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What is Obsessive Compulsive Disorder?
Obsessive Compulsive Disorder, or OCD, is a chronic anxiety disorder characterized by recurring, intrusive thoughts, ideas, or feelings that drive an individual to act in repetitive ways compulsively. The obsessive thoughts and behaviors associated with OCD trigger extremely distressing feelings and compulsive behaviors like constant checking or cleaning are the individual’s attempt to relieve those feelings. Some individuals find these feelings so distressing that they start to self-medicate with drugs or alcohol. In this way, OCD is often co-occurring with substance use disorders.
What are the Signs and Symptoms of OCD?
Common obsessions that people with OCD suffer include:
- Fear or anxiety regarding contamination, i.e., from germs, dirt, the environment, etc.
- Sexual thoughts, often with perverse or forbidden imagery
- Fear or anxiety regarding losing control and behaving in an impulsive, inappropriate, or violent manner
- Fears of responsibility, e.g., being afraid of being responsible for causing harm to others
- Perfectionism, e.g., an irrational belief that there is one perfect way that things should or need to be done
- Religious obsessions, i.e., the fear of offending God, or excessive concern with morality
Some people may experience obsessions that do not fall into these six categories, such as a preoccupation with superstitious beliefs, or the fear of developing cancer. Any concern that becomes excessive and leads to unwanted and intrusive thoughts and behaviors can qualify as an OCD obsession.
Common OCD Compulsions:
- Excessive washing or cleaning, from brushing teeth so often and so forcefully that the gums are damaged, to scrubbing household surfaces repeatedly, even when they are already clean
- Ordering, arranging, and rearranging things until the organization feels exactly “right.”
- Checking things over and over, like whether the door is locked, or the oven is off
- Compulsive counting of objects, actions, etc.
- Feeling the need to use “good” words
- Repetitive actions, movements or routines
Just like with obsessions, there are less common compulsions that are not included on this list. OCD compulsions are not the same as habits or rituals that anyone may have, such as needing to double check that the alarm is on before leaving on a trip. The distinction is that a person with OCD cannot control these behaviors, even when they are aware that they are extreme and are getting in the way of other aspects of life.
Individuals with OCD will often think about their compulsions even if they are not currently engaging in them, and will spend at least an hour or more a day engaged in compulsive behaviors. They will usually not experience pleasure after repeating these behaviors but, instead, a kind of relief from anxiety, or a brief respite from intrusive thoughts. OCD can be extremely disruptive in daily life, and can even be debilitating, preventing an individual from fulfilling personal and professional obligations, and causing a range of problems in daily life.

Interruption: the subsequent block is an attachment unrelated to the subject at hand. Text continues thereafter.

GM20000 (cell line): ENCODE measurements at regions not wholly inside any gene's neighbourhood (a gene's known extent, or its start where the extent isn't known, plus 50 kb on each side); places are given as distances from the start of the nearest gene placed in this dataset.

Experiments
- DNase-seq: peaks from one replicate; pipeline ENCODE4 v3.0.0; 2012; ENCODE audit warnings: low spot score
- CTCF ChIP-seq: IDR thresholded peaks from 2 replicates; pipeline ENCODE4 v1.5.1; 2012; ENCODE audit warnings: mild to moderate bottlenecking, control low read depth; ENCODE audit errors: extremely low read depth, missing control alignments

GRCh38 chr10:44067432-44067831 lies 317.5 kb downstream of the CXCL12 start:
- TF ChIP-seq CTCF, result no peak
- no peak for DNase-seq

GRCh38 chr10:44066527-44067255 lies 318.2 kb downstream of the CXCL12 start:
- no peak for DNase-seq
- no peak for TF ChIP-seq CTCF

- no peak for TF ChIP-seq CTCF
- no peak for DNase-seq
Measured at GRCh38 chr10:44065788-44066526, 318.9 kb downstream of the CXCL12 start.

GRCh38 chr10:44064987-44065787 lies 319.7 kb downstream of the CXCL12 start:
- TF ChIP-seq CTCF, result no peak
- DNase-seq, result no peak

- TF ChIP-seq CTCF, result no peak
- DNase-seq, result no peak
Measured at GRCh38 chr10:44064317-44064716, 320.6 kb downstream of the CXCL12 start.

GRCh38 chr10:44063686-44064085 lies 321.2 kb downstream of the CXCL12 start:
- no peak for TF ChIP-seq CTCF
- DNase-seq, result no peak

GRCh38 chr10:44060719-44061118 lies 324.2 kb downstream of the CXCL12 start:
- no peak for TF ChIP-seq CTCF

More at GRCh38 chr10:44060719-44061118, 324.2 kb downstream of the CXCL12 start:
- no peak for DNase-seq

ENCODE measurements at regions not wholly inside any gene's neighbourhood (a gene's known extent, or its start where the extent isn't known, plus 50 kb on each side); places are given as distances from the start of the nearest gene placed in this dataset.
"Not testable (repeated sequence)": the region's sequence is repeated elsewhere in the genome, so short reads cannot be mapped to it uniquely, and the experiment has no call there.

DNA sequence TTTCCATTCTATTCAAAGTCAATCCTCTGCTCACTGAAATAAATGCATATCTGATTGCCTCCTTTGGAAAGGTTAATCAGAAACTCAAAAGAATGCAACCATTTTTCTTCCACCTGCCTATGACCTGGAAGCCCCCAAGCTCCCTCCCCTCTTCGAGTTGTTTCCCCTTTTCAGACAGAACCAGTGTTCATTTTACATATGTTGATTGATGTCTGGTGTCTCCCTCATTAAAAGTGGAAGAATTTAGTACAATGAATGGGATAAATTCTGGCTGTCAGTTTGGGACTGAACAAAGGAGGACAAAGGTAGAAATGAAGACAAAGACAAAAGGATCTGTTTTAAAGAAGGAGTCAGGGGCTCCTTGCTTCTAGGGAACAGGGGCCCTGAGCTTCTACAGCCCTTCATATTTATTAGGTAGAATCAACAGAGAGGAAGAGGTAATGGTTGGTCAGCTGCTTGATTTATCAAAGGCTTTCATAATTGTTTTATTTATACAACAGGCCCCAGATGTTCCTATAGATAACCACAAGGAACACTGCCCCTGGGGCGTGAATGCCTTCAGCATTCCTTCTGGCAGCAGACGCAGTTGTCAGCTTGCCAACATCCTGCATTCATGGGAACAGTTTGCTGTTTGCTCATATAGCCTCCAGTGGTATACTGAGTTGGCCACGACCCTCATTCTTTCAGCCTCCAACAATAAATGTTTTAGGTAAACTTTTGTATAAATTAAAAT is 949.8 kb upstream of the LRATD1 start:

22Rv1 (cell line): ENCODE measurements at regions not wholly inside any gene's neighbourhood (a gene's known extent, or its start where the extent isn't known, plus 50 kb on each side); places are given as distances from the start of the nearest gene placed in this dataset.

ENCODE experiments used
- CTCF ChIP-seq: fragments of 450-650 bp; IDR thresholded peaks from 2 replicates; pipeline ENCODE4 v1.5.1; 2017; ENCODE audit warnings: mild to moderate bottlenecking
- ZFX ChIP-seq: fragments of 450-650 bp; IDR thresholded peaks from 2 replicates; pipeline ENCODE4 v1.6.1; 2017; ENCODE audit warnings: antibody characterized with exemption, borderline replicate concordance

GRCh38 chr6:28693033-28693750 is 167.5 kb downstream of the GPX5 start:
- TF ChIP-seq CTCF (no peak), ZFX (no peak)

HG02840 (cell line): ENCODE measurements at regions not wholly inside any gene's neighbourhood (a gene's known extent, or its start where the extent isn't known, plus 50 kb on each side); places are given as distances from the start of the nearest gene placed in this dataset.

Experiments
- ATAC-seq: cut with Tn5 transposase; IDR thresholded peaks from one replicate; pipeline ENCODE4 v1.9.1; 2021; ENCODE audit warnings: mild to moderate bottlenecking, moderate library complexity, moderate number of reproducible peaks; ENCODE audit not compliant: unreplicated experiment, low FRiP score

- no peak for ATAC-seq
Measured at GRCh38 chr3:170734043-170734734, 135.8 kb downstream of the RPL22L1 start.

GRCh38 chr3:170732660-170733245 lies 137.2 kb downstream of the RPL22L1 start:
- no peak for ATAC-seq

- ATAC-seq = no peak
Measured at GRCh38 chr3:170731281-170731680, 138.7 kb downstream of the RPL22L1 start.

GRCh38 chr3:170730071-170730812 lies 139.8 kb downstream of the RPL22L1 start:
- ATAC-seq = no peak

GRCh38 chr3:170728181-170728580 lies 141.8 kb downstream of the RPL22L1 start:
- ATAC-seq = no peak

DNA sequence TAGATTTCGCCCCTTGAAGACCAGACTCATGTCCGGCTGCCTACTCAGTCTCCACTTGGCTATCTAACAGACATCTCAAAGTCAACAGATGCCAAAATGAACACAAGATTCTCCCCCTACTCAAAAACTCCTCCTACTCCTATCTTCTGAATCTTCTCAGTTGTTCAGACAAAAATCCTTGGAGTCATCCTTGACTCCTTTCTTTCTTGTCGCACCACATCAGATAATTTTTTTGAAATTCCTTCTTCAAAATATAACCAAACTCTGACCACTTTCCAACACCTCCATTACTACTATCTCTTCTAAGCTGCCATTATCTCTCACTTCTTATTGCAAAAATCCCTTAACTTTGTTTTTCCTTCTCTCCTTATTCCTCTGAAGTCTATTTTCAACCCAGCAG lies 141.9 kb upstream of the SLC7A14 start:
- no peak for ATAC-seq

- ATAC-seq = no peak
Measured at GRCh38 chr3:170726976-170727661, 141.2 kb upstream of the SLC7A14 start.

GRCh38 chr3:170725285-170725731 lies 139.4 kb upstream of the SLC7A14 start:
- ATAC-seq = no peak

How Does OCD Interact with Addiction?
OCD often runs in families, and it is thought that brain circuits may not work properly in those who suffer from this disorder. Also, it is common for someone with OCD to also suffer from a substance abuse disorder or addiction.
Many people with OCD who begin abusing drugs and alcohol do so as a way to cope with or minimize their extreme feelings of fear or anxiety or to silence intrusive thoughts. This is known as self-medicating. Initially, the misuse of substances may seem to help, however, using drugs or alcohol is a dangerous coping method and many individuals who self-medicate become addicted.
People with OCD do not ever get a day where everything feels “right,” with no anxiety and no urge to act in compulsive ways, so the temptation to self-medicate will be continually present. What’s even more problematic is that both issues cause a number of the same effects in those who suffer from them, so that each disorder worsens the symptoms of the other.
How are OCD and Addiction Treated?
When you have a dual diagnosis of OCD and substance use disorder, both disorders must be treated at the same time to ensure that one does not derail the progress of the other. A patient should receive talk therapy in rehab that will help them understand why they began using drugs or experiencing the symptoms of OCD in the first place, allowing the patient to recognize and address the root causes of these issues.
Cognitive behavioral therapy is particularly useful for both OCD and substance use disorder. This form of treatment can help patients:
- Cope with stress and triggers for both substance use and compulsive behaviors
- Learn to recognize damaging and untrue thoughts that lead to compulsions
- Start to reverse problematic habits and thought patterns, and replace them with safer, more beneficial ones
- Set goals, make plans, and learn better life skills to practice in the future
Sometimes, medications to reduce anxiety may be necessary, particularly early in the recovery process. There are many pharmacological options for the treatment of OCD and specific drug addiction syndromes. Seeking treatment at a dual-diagnosis treatment facility with a medical staff will ensure that patients get safe, appropriate, and effective treatments for both OCD and addiction.